|The Truth About Lessons And Clubfitting
Before Tom Davidson, PGA director of golf at Circling Raven Golf Club in Worley, Idaho, gives a lesson or clubfitting session, he always asks students what club they use on specific holes–instead of how far they can hit each club. "It’s a much more revealing answer," says Davidson. "Most people either overestimate their shot distances or have no clue. I also look for wear patterns on the clubface and grip. It’s kind of like playing C.S.I. with the clubs. People have no idea how they hit the ball. Some guys are techies with launch-monitor numbers but are utterly clueless about their game and swing."
Any way you look at it, your equipment affects the motion of both your swing and the ball–so you can rely on a good pro looking at your equipment during a lesson and at your swing during a clubfitting session. Davidson advises you to do your homework before you get fitted or take a lesson. Let the pro know up front what club or part of your swing you’re trying to change and why. Also, have realistic expectations about your distances, how quickly the lessons will improve your game, and what new clubs will do for you.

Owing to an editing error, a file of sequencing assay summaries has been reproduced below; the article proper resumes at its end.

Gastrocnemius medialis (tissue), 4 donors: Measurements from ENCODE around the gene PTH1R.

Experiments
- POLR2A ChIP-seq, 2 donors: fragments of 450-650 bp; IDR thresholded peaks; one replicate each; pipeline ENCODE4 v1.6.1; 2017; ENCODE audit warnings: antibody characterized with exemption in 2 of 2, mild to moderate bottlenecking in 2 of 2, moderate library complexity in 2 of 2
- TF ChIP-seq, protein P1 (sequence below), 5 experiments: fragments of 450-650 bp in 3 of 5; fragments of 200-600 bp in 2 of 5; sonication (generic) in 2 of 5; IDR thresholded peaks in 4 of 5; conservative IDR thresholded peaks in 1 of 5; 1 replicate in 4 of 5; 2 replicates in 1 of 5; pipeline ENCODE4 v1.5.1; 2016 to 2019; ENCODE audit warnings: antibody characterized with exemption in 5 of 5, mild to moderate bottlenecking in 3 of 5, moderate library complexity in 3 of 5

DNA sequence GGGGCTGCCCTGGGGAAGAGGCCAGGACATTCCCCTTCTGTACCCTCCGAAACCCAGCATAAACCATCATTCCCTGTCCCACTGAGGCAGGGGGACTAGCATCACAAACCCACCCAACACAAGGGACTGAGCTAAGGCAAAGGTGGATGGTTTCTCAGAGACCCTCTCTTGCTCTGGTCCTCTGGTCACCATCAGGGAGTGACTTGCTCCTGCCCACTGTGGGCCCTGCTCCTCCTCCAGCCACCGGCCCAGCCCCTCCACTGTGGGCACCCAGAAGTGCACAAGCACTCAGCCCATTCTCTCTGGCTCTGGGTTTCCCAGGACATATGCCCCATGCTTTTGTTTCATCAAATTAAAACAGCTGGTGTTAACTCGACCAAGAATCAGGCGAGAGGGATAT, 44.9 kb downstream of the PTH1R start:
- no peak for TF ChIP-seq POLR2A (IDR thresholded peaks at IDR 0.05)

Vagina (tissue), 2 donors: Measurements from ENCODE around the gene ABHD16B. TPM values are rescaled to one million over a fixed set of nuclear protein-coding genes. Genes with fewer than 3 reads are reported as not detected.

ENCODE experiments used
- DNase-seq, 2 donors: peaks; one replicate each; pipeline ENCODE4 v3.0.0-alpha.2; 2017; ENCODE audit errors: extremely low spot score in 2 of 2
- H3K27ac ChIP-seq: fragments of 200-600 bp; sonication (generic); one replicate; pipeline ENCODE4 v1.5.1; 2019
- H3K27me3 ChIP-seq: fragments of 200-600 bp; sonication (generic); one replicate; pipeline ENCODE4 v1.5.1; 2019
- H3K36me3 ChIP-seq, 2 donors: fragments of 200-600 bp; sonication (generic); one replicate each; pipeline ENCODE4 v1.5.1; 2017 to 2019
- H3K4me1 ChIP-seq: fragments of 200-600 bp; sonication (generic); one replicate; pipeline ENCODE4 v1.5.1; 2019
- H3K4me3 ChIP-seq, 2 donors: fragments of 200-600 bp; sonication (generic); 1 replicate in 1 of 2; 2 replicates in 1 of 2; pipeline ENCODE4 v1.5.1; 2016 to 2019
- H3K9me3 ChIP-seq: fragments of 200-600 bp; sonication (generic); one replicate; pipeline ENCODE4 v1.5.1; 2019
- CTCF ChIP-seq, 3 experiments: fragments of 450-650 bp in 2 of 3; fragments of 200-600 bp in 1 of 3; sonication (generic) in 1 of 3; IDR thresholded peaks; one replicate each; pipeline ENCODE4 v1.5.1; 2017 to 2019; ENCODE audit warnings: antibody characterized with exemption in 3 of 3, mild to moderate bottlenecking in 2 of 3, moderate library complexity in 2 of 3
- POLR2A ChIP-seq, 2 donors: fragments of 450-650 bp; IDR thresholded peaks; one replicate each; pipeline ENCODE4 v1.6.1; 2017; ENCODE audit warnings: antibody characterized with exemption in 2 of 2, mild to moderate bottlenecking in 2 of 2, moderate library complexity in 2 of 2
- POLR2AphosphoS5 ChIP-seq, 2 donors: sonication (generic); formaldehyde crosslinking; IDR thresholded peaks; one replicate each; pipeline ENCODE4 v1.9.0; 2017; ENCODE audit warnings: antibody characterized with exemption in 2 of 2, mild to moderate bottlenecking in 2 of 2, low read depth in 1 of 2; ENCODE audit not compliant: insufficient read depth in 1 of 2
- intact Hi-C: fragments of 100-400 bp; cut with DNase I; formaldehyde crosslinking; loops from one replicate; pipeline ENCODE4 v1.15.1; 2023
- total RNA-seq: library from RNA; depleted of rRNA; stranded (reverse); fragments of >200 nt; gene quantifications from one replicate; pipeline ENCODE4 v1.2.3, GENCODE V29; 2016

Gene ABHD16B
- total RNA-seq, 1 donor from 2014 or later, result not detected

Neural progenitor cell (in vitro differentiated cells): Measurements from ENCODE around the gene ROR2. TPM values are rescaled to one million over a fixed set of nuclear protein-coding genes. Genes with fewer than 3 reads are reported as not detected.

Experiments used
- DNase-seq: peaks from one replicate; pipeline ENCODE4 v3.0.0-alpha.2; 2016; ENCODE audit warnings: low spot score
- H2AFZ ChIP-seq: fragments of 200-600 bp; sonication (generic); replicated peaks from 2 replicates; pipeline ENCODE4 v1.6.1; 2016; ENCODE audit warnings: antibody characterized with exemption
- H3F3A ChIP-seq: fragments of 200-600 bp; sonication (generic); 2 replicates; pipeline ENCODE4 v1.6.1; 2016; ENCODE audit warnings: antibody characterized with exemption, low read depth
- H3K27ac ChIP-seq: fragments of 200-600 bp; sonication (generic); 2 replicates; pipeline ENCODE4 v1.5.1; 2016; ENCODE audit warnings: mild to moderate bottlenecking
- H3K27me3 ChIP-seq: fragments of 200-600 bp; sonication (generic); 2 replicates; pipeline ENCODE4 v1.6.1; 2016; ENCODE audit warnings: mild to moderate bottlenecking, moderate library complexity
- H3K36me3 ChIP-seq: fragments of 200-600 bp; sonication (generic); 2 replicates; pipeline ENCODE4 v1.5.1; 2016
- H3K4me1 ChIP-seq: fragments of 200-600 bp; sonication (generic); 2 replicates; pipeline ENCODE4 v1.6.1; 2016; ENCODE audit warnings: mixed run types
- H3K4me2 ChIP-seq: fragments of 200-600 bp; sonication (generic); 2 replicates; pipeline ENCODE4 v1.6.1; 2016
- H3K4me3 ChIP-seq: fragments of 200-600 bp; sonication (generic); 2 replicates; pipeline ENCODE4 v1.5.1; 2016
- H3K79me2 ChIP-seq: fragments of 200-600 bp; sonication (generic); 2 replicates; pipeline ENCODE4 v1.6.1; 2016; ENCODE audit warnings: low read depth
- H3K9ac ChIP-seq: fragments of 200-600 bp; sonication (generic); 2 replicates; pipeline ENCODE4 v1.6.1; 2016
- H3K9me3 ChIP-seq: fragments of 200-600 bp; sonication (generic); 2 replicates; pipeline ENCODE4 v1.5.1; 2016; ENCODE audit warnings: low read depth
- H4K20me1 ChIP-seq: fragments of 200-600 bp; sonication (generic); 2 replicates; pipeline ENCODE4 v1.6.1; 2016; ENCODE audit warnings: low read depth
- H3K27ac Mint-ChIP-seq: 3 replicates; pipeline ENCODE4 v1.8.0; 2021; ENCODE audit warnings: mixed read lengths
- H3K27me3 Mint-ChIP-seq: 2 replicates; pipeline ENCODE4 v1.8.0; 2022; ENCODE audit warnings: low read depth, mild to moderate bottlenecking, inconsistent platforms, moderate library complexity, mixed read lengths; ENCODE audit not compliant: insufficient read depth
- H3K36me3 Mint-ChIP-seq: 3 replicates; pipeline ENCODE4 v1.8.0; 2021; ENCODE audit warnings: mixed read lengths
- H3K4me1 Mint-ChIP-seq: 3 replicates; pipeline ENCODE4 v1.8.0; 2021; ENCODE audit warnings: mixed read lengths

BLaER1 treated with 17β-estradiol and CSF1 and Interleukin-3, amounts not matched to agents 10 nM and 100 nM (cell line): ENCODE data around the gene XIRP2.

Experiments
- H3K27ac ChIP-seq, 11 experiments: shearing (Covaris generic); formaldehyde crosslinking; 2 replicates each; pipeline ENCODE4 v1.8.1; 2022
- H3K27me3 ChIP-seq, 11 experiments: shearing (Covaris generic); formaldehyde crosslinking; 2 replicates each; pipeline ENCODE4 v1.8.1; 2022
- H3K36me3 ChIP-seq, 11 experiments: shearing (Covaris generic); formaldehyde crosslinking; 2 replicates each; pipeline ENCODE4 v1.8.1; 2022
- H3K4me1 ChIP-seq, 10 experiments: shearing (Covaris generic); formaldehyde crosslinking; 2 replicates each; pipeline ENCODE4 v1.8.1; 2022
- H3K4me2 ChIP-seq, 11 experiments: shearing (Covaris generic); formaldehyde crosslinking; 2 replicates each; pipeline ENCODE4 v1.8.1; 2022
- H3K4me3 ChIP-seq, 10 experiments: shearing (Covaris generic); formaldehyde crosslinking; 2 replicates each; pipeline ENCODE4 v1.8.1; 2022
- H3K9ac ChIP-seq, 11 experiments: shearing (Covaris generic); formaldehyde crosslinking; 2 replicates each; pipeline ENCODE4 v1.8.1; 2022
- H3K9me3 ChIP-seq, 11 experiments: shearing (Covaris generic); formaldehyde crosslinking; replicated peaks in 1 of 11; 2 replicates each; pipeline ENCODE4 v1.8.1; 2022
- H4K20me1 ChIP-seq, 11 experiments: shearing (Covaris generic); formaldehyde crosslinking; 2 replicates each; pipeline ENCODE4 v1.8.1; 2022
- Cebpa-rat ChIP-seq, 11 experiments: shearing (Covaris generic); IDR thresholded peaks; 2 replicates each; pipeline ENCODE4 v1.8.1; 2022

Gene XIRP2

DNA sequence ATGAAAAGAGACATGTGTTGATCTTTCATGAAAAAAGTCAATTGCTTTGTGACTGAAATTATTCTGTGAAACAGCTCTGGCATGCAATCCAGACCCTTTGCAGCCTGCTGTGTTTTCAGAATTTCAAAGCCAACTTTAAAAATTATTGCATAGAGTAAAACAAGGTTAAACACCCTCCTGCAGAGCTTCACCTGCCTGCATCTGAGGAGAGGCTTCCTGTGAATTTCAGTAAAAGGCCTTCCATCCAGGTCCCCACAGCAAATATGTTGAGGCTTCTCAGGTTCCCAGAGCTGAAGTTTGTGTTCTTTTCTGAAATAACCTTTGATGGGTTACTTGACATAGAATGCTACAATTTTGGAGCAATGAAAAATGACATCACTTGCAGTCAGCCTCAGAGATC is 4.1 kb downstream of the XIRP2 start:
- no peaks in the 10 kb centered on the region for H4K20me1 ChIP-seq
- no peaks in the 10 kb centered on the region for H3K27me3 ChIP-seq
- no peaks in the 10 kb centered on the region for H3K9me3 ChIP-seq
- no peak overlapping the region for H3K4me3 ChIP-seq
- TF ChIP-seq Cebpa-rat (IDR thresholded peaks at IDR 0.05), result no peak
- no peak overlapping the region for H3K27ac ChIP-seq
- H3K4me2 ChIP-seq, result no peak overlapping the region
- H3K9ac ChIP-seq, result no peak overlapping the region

Fast-forward three weeks. I’m on a vacation relaxing and decide to play a few rounds of golf. So I use rentals, which happen to include the very same Rocketballz driver that the fitting session deemed inferior for my game. Identical shaft and flex. Yet this time, I pounded it far better than I could my current driver. My tee shots went farther and straighter.
Thus, it goes to show that a truly productive clubfitting session needs to be done properly–after you’ve eliminated wild cards such as a sore, tired body; extreme weather conditions; frustrated mind-set; or a pro who’s unfamiliar with your swing or hasn’t watched you hit balls for a while.
Start with a fitting session on the range, but validation comes when you hit it on the course. —Paul Loegering, Taylormade-Adidas Golf